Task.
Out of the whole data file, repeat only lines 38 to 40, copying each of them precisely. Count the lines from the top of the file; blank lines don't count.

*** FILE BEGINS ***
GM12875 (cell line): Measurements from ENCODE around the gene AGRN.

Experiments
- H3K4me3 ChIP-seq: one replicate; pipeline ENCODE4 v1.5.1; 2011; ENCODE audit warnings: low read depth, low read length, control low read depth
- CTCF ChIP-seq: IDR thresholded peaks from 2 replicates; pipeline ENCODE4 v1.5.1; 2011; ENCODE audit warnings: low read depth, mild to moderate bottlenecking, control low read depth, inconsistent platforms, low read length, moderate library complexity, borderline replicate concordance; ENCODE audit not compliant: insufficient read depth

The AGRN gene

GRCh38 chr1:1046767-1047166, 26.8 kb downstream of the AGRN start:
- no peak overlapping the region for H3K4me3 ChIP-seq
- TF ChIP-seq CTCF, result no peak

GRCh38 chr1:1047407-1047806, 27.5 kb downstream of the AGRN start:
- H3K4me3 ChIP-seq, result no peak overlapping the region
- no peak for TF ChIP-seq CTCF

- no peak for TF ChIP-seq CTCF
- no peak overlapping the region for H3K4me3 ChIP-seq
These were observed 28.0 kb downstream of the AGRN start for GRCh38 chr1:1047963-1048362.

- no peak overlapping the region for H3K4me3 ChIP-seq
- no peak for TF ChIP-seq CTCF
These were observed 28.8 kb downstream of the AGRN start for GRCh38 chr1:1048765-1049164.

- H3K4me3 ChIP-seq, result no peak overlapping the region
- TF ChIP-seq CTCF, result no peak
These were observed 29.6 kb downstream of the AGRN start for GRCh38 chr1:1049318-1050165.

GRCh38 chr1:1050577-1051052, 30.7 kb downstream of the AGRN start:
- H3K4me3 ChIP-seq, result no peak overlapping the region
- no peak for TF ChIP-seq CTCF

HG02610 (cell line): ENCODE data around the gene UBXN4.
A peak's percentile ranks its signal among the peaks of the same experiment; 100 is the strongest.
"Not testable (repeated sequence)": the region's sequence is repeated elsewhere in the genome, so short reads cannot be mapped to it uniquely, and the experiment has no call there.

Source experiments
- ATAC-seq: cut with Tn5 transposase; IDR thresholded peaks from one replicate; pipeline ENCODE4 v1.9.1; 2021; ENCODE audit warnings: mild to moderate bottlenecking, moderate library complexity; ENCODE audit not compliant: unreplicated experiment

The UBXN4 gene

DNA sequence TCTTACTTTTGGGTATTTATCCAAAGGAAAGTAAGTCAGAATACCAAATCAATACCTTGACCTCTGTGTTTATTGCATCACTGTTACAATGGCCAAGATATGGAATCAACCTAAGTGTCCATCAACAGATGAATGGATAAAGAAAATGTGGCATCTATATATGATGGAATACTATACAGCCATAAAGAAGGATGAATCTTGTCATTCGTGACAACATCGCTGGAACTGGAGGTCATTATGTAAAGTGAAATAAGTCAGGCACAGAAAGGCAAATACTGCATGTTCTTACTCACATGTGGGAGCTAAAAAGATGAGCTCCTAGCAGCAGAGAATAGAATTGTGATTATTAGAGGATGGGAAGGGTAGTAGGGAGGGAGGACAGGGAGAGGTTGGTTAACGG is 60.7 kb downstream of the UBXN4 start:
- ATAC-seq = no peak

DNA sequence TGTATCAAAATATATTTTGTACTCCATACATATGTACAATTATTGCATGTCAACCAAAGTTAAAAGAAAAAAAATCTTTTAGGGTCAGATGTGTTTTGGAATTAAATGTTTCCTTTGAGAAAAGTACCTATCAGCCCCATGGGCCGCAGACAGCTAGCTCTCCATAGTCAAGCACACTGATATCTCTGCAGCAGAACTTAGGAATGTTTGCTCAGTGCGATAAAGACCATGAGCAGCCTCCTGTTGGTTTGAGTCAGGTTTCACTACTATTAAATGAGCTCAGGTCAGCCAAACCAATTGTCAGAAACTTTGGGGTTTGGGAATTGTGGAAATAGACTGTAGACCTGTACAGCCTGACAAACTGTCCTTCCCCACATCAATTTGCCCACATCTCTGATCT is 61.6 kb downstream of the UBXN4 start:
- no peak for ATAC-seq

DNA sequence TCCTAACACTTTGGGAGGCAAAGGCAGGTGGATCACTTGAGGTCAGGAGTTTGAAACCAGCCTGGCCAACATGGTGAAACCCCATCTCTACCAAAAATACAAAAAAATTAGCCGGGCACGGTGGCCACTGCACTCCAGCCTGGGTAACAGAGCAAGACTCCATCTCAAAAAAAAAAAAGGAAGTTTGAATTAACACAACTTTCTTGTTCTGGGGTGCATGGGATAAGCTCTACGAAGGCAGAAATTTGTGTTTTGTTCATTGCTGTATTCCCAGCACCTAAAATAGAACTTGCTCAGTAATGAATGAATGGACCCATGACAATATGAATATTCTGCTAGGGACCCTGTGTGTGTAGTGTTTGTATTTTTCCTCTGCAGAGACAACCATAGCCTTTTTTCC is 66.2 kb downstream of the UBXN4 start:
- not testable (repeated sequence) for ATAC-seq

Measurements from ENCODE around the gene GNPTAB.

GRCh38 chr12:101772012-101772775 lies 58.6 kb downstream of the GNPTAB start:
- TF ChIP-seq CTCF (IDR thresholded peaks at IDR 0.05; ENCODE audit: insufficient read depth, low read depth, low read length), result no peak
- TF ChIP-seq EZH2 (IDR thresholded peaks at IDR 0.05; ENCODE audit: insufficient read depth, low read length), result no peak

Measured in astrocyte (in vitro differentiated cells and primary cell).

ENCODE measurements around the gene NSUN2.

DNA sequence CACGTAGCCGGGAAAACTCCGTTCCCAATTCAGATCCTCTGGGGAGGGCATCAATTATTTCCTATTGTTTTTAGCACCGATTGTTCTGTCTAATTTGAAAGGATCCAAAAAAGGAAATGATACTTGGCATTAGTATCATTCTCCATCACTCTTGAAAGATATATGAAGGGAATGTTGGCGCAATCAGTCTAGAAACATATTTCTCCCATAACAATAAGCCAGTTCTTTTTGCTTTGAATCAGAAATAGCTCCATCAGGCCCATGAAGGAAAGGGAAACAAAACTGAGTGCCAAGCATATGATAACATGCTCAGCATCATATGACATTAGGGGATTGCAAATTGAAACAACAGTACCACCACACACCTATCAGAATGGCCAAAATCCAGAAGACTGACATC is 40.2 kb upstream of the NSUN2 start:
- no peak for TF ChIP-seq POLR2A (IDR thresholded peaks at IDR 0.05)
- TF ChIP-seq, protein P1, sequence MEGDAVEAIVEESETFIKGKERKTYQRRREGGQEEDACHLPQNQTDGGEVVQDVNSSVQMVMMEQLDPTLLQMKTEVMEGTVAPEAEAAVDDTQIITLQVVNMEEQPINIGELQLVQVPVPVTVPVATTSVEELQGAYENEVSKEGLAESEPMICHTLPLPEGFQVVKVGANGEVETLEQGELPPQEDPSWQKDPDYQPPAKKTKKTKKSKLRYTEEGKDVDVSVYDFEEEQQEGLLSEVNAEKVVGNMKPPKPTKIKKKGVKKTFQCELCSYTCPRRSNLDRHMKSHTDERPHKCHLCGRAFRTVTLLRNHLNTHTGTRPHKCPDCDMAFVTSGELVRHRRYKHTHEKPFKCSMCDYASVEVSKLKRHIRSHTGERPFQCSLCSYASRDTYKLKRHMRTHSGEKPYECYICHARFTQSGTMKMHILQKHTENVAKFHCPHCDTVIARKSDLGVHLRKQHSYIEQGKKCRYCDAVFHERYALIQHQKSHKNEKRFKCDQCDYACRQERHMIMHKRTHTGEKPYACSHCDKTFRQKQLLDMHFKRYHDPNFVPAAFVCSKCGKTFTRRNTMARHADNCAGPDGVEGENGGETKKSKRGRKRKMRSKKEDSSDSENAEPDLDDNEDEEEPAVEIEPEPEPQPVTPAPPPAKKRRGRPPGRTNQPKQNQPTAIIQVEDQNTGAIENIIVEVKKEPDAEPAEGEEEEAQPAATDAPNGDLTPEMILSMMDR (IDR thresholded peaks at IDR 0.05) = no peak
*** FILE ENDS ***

- TF ChIP-seq CTCF (IDR thresholded peaks at IDR 0.05; ENCODE audit: insufficient read depth, low read depth, low read length), result no peak
- TF ChIP-seq EZH2 (IDR thresholded peaks at IDR 0.05; ENCODE audit: insufficient read depth, low read length), result no peak

Measured in astrocyte (in vitro differentiated cells and primary cell).